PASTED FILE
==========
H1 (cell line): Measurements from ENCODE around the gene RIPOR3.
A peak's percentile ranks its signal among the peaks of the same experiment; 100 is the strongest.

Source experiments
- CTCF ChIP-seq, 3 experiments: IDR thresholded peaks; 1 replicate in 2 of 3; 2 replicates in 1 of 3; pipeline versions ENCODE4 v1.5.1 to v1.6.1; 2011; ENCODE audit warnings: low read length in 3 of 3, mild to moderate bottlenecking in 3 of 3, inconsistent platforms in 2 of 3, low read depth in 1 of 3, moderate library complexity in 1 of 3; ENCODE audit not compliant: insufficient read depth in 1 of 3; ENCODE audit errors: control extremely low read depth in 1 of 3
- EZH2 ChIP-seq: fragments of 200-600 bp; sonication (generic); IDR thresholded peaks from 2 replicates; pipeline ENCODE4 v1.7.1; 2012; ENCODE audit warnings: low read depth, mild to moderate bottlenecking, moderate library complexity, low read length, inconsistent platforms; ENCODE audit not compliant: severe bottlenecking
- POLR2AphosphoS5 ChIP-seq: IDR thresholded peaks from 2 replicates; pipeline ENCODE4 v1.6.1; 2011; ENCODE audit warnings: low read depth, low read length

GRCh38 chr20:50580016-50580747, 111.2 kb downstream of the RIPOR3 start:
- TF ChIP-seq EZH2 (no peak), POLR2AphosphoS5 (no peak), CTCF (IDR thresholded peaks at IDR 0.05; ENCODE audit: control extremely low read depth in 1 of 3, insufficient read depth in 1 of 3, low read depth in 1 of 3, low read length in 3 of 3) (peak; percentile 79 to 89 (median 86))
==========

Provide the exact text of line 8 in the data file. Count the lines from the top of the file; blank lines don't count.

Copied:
- TF ChIP-seq EZH2 (no peak), POLR2AphosphoS5 (no peak), CTCF (IDR thresholded peaks at IDR 0.05; ENCODE audit: control extremely low read depth in 1 of 3, insufficient read depth in 1 of 3, low read depth in 1 of 3, low read length in 3 of 3) (peak; percentile 79 to 89 (median 86))